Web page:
With 2,100 students, Spelman College is a small school. But the historically black college in Atlanta has made a decision that is making it stand out in a big and bold way. Last year, Spelman’s board of trustees approved a plan to eliminate its athletic department and use both the funds and the facilities for a fitness and wellness program.
Spelman College Scraps Its Sports Programs
When Beverly Tatum, the college’s president, made the announcement to athletes, coaches and administrators, the result was a “rough day” and gasps of incredulity, a sign of how deeply sports are intertwined not only in student athletes’ lives, but in a school’s identity. The scandal surrounding the conviction of former coach Jerry Sandusky for sexually abusing children tarnished not only Penn State University’s vaunted football program, but has had ramifications for the university as a whole.
Spelman was not nationally known for its athletes, but these occupied “an integral, if muted, role at Spelman since its establishment 132 years ago in a church basement,” says the New York Times. Softball, basketball, volleyball and soccer teams are no more and their facilities — fields and courts — are quiet. Only the tennis team is left; it is scheduled to compete in the Great South Athletic Conference tournament at the end of April and will then be disbanded.
Finances were a reason: Spelman had about 80 athletes and the athletics department received about $900,000 in funding, out of a budget of about $100 million. The configuration of the athletic conference Spelman belonged to, the Great South, was changed after a number of other schools left to join other conferences. For Spelman to do so would have meant devoting more resources to its athletics programs, to pay for higher travel costs, improvements to its athletic sites and adding teams in additional sports.
Aware of data linking poor diet and no exercise to heart disease and other medical problems in young black women, Tatum has emphasized that the main factor to eliminate sports teams was a desire to teach students about fitness and health, and cultivate these for their lifetimes. She was also motivated on seeing candles “being lighted on campus at 10-year reunions in memory of alumnae who had died.”
No one less than Germaine McAuley, Spelman’s athletic director and the chairwoman of the physical education department, said she thought the decision “truly makes sense.” Student athletes had far more mixed feelings, noting that they felt “kind of devastating and sad.” Provided other students actually take advantage of the increased options for activities (zumba, kickboxing and a five-kilometer walk on the campus), students seem to be assenting that, while disappointing, the decision is sound.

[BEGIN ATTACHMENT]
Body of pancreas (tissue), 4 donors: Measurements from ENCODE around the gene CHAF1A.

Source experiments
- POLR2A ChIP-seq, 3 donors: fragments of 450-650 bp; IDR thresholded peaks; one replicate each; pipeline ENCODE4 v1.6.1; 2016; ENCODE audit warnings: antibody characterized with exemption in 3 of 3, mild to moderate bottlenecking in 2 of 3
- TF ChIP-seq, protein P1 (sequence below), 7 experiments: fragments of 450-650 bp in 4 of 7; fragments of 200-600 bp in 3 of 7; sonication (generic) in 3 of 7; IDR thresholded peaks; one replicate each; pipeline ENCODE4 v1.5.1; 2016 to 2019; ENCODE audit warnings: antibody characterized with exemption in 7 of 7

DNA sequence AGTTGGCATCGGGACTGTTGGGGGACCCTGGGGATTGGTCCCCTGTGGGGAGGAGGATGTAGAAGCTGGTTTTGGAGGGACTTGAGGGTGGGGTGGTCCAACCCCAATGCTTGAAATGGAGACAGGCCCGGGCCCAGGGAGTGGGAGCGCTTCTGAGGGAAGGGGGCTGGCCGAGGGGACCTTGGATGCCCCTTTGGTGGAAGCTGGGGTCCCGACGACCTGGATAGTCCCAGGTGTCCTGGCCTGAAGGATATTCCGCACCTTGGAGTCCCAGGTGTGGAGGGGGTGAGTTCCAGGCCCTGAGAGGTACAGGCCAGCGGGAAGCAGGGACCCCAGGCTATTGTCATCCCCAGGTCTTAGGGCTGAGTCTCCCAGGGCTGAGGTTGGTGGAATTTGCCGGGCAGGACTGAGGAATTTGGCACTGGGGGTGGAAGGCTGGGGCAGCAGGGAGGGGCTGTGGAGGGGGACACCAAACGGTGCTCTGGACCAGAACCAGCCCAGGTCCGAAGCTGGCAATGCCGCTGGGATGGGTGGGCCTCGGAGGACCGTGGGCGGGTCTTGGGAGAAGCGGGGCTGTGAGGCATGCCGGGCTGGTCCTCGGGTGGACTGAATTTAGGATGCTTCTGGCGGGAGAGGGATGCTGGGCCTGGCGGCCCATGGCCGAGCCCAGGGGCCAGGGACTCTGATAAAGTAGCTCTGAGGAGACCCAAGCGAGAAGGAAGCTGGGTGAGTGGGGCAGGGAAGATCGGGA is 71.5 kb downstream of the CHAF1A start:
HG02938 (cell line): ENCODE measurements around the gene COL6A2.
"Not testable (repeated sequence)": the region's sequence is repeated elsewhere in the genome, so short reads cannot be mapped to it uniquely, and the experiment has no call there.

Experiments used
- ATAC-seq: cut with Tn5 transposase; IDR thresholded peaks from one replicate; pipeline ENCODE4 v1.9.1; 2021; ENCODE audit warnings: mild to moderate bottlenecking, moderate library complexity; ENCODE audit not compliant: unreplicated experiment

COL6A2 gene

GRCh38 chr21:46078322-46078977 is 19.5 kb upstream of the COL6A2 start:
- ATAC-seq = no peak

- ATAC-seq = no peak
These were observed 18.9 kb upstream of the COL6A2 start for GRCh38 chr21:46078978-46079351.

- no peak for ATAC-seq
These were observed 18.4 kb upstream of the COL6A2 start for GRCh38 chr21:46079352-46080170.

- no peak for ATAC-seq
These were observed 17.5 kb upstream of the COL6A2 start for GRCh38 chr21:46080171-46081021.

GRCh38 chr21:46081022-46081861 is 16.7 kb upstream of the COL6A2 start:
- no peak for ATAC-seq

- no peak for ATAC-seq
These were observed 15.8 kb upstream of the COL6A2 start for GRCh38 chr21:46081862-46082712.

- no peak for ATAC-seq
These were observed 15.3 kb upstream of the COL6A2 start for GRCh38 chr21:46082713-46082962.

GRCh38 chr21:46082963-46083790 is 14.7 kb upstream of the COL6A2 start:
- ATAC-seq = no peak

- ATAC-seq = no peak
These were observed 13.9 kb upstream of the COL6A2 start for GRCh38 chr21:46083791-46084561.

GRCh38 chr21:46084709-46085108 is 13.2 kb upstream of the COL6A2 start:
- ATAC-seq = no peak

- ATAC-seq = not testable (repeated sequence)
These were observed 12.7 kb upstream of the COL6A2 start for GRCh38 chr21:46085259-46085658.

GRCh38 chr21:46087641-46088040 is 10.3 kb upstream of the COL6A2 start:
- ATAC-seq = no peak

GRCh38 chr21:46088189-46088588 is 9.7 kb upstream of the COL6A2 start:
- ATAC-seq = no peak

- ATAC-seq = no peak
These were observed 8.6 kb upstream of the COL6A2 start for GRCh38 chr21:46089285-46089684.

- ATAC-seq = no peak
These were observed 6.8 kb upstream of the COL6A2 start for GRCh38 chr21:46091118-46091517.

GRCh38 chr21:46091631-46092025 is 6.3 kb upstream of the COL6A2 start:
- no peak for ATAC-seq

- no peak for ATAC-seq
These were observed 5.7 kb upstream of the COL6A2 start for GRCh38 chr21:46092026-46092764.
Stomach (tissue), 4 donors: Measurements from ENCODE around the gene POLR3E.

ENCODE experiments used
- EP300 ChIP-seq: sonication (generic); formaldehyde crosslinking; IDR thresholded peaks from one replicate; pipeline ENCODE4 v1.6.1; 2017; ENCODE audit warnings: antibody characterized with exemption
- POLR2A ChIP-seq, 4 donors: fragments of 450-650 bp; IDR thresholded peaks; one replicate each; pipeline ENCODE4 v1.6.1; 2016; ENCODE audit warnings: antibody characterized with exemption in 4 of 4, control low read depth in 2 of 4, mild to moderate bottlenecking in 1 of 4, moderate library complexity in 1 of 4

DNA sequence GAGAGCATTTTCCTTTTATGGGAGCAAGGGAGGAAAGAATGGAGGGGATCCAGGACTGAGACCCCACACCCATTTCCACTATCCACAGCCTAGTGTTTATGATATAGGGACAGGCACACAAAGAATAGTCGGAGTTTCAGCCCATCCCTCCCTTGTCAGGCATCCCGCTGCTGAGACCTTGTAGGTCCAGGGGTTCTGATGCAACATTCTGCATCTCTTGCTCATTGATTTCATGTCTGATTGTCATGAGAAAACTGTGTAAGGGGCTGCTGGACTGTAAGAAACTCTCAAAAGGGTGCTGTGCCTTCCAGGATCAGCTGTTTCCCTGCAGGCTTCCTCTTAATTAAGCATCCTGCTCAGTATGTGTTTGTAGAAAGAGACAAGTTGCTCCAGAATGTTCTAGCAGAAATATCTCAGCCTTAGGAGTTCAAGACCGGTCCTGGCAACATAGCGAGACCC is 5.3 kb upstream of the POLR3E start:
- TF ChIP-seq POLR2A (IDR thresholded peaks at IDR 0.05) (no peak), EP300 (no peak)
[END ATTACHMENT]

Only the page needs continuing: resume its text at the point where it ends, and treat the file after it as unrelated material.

Along with the New York City College of Technology in Brooklyn, Spelman is only the second college to decide to leave the NCAA in the past ten years. A community college, Texarkana College, decided to eliminate athletic programs last year, saving more than $170,000 as a result.
College Athletics: Pros and Cons
While only a percentage of students are athletes, college and university athletics programs do often have a good chunk of a school’s budget allocated to them. You could argue that the disproportionate funding per student evens out, as sports programs are thought to attract prospective students and alumni dollars and (should a school’s teams perform well), the chance for national recognition at events such as the NCAA basketball tournament.
Sports are also simply a reason that some students attend college at all, thanks to scholarships — though, based on the student athletes I’ve taught, there can be quite a trade-off. Being on a sports team can be like working at a full-time job while being a full-time student. Athletes of course have to attend regular practices and compete, often at far-off venues, all while (often) maintaining a certain GPA. Fearful of losing a scholarship, students often cannot but go along with whatever a coach requires. There are benefits, though: the athletes at the small university I teach at receive far more academic advising and tutoring than most students and quite a few do graduate.
Along with the criminal conviction of Sandusky, college and university athletic programs have not been stranger to scandals. Just a few weeks ago, Mike Rice, the basketball coach af New Jersey’s state university, Rutgers, was fired after videos revealed that he had called his players gay slurs and physically abused them by throwing basketballs at them. Reports about student athletes taking “gut” courses and even having others do their academic work for them have not been uncommon.
College sports programs were created with the idea of nurturing both the minds and bodies of students, with the goal of making them well-rounded individuals. Given the routine reports about rates of diabetes, obesity and other health problems in Americans, should other colleges and universities say good-bye to athletics programs to foster life-long wellness in all their students?
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